Cancer cells are mutated cells that grow abnormally. Cytotoxic T cells of the immune system are designed and developed to recognize the abnormal parts and target these cells for destruction. Cancer cells are capable of evolving mechanisms for “hiding” from the immune system, though, and current immunotherapies used in conjunction with chemotherapy are designed to help boost the efficiency and success of the immune system to “seek” out cancer cells.
More than 12 million people per year are diagnosed with cancer, and a new study from the Texas A&M Health Science Center provides doctors a leg-up on cancer cells during this game of hide-and-seek by discovering a specific mechanism cancer cells incorporate to stay hidden.
Cancer cells that are equipped to remain hidden from the immune system often block the activity of a gene called NLRC5. This gene is responsible for regulating major histocompatibility complex (MHC) class I genes that cytotoxic T cells rely on for recognizing cancer cells. Prompted by NLRC5 regulation, MHC class I genes create molecules that sit on the surface of cancer-ridden cells waving a microscopic red flag to get the attention of circulating T cells.
Without NLRC5, T cells passing by a population of cancer cells would be completely unaware of that they were dangerous, abnormally growing cells. Disrupting the natural “anti-tumor” system is extremely dangerous, as tumors can then grow and metastasize uninhibited, and a person with this growing tumor might not be aware of their cancer until a very late stage.
In a study of 7747 biopsy samples from cancer patients enrolled in The Cancer Genome Atlas (TCGA) database, Texas A&M researchers pinpointed the precise relationship between NLRC5 expression and cancer patient survival. The longest survivors had the highest expression of NLRC5, and vice-versa.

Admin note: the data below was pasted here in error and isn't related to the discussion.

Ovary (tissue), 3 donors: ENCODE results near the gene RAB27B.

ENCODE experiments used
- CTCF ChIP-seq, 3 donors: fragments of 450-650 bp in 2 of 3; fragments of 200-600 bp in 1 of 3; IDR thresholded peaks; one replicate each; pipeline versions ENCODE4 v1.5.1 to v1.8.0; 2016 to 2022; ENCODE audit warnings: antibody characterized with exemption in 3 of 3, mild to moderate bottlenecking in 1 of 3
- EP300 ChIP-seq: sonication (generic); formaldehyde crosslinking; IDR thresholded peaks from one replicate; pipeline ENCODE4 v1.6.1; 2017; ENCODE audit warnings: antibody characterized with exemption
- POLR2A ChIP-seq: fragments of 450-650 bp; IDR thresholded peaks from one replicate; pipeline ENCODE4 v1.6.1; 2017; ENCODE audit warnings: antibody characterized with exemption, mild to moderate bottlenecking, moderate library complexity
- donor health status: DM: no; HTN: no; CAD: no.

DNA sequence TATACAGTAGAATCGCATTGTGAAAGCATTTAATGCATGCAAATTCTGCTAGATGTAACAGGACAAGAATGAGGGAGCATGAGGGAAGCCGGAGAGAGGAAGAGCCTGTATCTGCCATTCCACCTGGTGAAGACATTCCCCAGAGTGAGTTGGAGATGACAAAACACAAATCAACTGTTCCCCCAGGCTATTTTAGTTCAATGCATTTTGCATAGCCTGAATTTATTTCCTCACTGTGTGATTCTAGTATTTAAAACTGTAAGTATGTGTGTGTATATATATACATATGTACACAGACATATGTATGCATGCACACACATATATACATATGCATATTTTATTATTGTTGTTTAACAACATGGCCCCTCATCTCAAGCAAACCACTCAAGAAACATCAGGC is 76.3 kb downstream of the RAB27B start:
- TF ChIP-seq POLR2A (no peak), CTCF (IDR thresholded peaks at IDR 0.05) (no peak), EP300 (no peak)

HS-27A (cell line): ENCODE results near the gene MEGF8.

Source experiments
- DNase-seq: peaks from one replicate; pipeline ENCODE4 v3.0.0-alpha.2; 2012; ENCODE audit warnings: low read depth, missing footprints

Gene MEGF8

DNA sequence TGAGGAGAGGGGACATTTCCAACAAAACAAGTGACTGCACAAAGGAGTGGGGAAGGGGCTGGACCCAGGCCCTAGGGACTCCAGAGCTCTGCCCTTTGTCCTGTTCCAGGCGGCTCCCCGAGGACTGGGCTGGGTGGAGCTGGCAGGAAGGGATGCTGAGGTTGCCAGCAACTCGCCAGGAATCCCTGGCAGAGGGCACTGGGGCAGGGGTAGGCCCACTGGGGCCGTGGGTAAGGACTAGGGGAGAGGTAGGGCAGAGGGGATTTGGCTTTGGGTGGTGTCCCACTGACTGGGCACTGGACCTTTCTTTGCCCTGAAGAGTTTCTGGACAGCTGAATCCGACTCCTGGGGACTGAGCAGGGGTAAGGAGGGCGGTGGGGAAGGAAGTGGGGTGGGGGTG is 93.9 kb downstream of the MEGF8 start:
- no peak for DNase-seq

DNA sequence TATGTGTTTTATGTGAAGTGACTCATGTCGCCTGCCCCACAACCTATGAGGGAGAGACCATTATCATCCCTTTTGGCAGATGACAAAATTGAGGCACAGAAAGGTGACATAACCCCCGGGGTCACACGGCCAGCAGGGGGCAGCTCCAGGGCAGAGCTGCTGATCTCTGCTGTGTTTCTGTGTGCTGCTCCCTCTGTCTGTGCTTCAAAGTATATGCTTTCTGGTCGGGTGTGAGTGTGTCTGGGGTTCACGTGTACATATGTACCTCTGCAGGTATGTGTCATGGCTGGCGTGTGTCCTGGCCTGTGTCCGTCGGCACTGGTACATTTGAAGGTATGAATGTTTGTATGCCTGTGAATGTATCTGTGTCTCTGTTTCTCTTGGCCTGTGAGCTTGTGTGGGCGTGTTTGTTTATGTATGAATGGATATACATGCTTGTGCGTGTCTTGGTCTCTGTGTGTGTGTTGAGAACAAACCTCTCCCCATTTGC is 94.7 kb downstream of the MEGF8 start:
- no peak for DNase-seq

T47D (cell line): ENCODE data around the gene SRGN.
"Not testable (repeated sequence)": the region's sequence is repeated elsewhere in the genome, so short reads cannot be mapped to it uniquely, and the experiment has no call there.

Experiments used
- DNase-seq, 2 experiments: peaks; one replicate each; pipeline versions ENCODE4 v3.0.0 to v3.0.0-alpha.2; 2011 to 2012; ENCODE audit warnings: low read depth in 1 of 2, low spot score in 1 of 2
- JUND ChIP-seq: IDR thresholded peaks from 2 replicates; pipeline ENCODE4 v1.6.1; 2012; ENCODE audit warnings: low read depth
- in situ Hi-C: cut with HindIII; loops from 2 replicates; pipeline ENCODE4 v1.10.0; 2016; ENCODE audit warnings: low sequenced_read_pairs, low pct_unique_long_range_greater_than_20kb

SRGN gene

"We found that function and expression of NLRC5 is reduced in cancer cells by various mechanisms, and the result is immune evasion by cancer cells,” said first author Sayuri Yoshihama, MD, PhD.
NLRC5 was especially indicative of cancer patient outcomes in cases of melanoma, rectal cancer, bladder cancer, cervical cancer, and head/neck cancer. Melanoma in particular showed a 36 percent 5-year survival rate in low NLRC5 expression groups and 71 percent survival in high expression groups. Similarly, bladder cancer patients’ survival was closely related to NLRC5 levels, showing 34 percent survival with low expression of the gene and 62 percent with high expression.
The correlation between NLRC5 and cancer patient outcomes is promising to scientists and doctors who are pursuing more accurate prognoses and, eventually, better treatment options.
"No other mechanism [of cancer evading the immune system] is as dramatic as we found,” said Koichi Kobayashi, MD, PhD, lead author of the study.
This study was recently published in Proceedings of the National Academy of Sciences
Source: Texas A&M University